As you move towards the exit, the last garden is a new tropical addition. This moist, shady corridor filled with lush plants is a world apart from the open grass plain just moments before. Just an example of the dramatic shifts at Le Clos du Coudray, which may leave the visitor a little bit dazed, but still appreciative of the great planting lessons throughout the garden.

Wednesday, October 13, 2010

Les Jardins Agapanthe, Normandy, France

After England in May, the next garden wandering trip on the calendar was France in July (was I ever spoiled this summer!). It was absolutely magnificent. I was amazed by what’s happening over there in the gardening arena, and came away incredibly inspired.

As many other people have noted before, the French just seem to have a certain ‘je ne sais quoi’, an artistic flair that makes everything French somehow more beautiful. Gardens are no different, though for a long time the French seemed stuck in a formal rut. Luckily for everyone, gardening is enjoying a bit of a renaissance in France, with newer, innovative gardens popping up all over the country. Normandy is a hot-bed for (relatively) new gardens, so that’s where we went.

The first garden we visited was Agapanthe, and what a start – it completely blew me away. If anyone has a chance to visit this, please, please do. Agapanthe is a work of art in the form of a garden. Its creator is Alexandre Thomas, and he has devoted his artistic energy to this garden for over 15 years. It is a residential creation, which seems to be the category in which the best gardens are found in France.

The amazing thing about Agapanthe is that everything from an insignificant hidden corner to an overall view is gorgeous. You could honestly take a picture anywhere, and each composition would be beautiful. I’ve read some reviews saying that it’s overly theatrical, but I didn’t find it to be. It’s dramatic and staged, that’s for sure, but I didn’t find it false.

Thomas employs a mixture of recurring elements to create his compositions: clipped evergreens pop up a lot and are contrasted with loose perennial plantings; paths and stonework are innovative and always add to the picture rather than just being functional; and structures and decorations are used where they best complement the garden. Best of all, the entire garden is fully planted - there isn’t a patch of lawn anywhere, which made me particularly happy as a committed anti-lawn gardener.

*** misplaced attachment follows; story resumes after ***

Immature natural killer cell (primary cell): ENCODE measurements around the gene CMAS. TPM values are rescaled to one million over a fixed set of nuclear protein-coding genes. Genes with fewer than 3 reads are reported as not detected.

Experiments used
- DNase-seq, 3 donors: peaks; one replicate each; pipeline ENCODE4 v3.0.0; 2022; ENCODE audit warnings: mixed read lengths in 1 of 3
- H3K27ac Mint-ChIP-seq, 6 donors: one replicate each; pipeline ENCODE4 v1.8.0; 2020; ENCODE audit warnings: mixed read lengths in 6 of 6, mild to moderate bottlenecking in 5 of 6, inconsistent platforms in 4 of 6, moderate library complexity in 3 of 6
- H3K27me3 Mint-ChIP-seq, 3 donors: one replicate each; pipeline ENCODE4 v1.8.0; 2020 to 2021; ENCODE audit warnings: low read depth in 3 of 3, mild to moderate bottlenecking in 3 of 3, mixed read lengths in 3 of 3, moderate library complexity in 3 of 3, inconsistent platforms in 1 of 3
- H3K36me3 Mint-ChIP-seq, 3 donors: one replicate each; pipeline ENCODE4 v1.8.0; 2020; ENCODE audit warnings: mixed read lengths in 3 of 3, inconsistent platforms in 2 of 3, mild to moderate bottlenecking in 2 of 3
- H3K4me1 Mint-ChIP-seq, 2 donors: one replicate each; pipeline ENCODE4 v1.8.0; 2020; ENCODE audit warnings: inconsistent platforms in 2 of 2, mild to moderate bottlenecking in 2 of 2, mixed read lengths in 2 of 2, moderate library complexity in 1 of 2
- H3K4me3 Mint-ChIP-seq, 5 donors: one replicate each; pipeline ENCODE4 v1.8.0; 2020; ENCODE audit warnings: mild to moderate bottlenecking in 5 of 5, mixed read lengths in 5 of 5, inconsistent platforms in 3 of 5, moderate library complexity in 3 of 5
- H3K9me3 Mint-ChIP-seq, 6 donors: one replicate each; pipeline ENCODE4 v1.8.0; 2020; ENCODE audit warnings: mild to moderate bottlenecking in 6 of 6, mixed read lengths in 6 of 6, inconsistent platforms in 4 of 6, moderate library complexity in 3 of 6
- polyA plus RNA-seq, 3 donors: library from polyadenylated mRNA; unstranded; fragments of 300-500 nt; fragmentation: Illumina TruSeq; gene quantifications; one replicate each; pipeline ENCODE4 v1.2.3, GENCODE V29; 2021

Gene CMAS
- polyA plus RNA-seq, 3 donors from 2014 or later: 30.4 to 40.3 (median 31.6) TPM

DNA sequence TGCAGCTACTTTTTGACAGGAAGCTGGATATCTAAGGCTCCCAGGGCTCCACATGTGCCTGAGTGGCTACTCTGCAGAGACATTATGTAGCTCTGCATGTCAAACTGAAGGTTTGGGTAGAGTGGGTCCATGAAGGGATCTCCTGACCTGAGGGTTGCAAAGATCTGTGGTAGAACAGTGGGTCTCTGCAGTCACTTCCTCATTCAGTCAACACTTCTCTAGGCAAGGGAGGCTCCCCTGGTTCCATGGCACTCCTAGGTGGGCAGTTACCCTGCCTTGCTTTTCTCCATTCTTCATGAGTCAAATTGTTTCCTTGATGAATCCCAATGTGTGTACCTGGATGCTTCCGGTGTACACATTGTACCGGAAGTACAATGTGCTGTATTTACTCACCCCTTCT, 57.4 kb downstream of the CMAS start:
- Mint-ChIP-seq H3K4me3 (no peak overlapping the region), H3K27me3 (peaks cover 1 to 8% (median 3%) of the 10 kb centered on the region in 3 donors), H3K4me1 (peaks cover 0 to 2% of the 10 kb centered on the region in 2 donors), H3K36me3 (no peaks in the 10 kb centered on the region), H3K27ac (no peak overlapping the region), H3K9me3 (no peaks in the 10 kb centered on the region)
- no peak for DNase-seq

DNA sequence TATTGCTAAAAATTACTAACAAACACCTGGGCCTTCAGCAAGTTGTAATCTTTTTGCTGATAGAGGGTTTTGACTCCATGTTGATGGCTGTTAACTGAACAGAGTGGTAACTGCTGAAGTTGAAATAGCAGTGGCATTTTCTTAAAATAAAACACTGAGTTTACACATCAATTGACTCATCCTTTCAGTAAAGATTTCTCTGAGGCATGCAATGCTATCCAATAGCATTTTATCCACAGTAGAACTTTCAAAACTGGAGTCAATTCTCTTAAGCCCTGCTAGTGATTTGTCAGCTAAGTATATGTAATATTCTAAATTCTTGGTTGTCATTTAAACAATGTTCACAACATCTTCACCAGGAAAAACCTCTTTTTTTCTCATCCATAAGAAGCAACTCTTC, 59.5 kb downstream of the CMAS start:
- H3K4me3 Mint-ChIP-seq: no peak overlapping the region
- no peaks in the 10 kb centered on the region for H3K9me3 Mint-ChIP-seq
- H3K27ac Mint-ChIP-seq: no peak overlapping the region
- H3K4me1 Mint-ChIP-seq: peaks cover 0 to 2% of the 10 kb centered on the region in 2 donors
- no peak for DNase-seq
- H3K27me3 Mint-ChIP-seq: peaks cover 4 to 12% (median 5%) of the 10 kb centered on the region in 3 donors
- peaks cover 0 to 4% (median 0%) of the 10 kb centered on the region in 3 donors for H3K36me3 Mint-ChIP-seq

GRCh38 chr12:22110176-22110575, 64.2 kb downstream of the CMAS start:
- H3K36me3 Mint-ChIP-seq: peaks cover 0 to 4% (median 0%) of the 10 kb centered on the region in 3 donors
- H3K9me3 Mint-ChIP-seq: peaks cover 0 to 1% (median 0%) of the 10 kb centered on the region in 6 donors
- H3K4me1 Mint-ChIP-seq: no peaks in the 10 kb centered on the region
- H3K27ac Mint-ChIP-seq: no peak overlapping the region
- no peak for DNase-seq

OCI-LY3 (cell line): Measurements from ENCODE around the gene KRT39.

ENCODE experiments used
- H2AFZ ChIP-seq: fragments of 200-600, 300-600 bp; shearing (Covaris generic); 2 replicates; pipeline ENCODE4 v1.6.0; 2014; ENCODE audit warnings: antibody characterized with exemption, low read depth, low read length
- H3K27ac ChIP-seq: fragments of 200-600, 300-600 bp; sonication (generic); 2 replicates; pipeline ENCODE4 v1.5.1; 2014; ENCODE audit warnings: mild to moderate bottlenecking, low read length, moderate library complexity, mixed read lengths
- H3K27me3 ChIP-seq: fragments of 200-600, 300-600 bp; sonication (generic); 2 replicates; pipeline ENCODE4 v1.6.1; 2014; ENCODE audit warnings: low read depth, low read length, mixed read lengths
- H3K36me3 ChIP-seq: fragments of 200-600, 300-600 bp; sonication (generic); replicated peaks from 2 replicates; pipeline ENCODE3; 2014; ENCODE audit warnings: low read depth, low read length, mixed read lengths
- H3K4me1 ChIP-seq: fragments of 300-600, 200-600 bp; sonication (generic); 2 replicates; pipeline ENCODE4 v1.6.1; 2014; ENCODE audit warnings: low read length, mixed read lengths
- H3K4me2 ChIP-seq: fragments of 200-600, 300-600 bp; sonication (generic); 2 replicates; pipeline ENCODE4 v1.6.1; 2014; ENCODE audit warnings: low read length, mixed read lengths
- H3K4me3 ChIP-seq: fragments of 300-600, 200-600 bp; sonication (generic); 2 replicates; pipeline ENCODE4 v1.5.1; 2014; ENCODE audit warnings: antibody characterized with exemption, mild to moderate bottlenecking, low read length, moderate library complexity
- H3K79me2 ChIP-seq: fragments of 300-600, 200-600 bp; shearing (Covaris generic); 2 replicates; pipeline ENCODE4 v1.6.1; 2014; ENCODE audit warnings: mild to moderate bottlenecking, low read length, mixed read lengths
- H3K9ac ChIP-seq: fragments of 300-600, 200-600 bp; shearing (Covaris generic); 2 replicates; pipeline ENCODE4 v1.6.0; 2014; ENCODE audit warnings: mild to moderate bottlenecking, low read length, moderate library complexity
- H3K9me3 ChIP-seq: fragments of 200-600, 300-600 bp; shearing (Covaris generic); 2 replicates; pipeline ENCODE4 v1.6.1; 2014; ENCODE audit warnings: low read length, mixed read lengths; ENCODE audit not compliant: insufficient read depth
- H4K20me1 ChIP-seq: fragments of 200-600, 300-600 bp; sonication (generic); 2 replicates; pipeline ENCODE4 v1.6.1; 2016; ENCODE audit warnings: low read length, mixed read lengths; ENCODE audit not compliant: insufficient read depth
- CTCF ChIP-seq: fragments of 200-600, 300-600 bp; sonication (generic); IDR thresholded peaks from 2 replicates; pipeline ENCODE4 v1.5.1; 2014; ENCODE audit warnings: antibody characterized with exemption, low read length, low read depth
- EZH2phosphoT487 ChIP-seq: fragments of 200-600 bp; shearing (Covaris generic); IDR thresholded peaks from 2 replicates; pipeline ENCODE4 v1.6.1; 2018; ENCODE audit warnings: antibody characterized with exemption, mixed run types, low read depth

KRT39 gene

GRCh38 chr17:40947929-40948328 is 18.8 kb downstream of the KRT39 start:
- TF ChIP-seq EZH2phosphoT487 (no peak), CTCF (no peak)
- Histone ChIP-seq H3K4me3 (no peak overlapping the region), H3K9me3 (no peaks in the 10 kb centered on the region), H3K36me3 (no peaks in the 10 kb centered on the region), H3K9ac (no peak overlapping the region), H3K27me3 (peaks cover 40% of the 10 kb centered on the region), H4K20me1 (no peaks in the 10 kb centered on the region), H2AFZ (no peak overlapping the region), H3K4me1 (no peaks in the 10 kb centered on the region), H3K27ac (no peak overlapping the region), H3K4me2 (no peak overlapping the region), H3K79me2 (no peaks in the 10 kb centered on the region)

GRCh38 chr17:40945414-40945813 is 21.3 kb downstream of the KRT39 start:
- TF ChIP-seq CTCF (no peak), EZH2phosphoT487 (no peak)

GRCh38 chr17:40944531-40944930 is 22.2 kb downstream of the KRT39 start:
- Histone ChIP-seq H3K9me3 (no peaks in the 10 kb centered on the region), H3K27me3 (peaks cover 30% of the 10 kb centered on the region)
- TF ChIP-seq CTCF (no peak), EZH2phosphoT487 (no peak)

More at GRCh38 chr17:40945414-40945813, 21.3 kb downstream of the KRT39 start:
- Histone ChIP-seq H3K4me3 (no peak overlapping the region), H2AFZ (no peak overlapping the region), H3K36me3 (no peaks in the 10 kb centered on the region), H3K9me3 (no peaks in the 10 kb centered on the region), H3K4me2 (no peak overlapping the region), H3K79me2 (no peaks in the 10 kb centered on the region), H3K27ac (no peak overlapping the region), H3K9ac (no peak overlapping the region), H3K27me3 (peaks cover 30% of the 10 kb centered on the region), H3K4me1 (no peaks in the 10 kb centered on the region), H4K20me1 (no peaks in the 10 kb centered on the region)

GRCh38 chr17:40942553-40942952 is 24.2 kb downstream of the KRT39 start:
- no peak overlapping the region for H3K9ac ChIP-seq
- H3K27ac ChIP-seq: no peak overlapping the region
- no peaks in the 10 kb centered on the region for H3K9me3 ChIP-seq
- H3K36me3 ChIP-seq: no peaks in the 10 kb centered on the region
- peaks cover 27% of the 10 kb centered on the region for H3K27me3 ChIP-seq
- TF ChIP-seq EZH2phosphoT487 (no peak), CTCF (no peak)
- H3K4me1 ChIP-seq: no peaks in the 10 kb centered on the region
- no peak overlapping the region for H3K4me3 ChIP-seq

The plants are the first important element at Agapanthe. The palette is mainly green, and it’s all about texture and form. You get the sense that the plants are used as an artistic medium, but also allowed to shine in their own right. The pruned boxwood and other evergreens scattered throughout the garden add green structure and link the whole together. Other areas are less structured in the geometric sense, and instead use texture upon texture of plants. As might be expected, there are also many agapanthus plants, mainly in pots. Hydrangeas, particularly white, also feature prominently. Normandy is known for its hydrangeas, with the most incredible specimens growing casually next to abandoned farmhouses and old churches.

And oh, the paths. I could go and on about the paths, and how Agapanthe has really opened my eyes to the possibilities that they offer, how much they can add to a garden. They were always creative, even though the materials were simple, just gravel and stone or brick.

In the most brilliant path I have ever seen, stone was combined with flowing water. It was brilliant, a magical spot where you really felt drawn into the garden. Because of the design of the path, you interact almost directly with the water flowing underneath your feet and in and out of the surrounding plantings, and thus feel completely immersed in the surroundings.

The decorations were also prominent, in particular the massive ceramic vessels. Apparently Thomas is also an antique dealer/collector, so he has a lot of pieces perfectly suited to the garden, each creating its own little vignette.

I could go on and on about Agapanthe – I’ve been thinking about it a lot since our trip, and each time I do, I get as excited and inspired as when I was there. It is a strong, beautiful art composition. Even the small nursery area at the end was gorgeous – in fact I didn't even realize that it was a nursery until I noticed everything was in plastic pots.

Sunday, October 3, 2010

Wisley Garden, England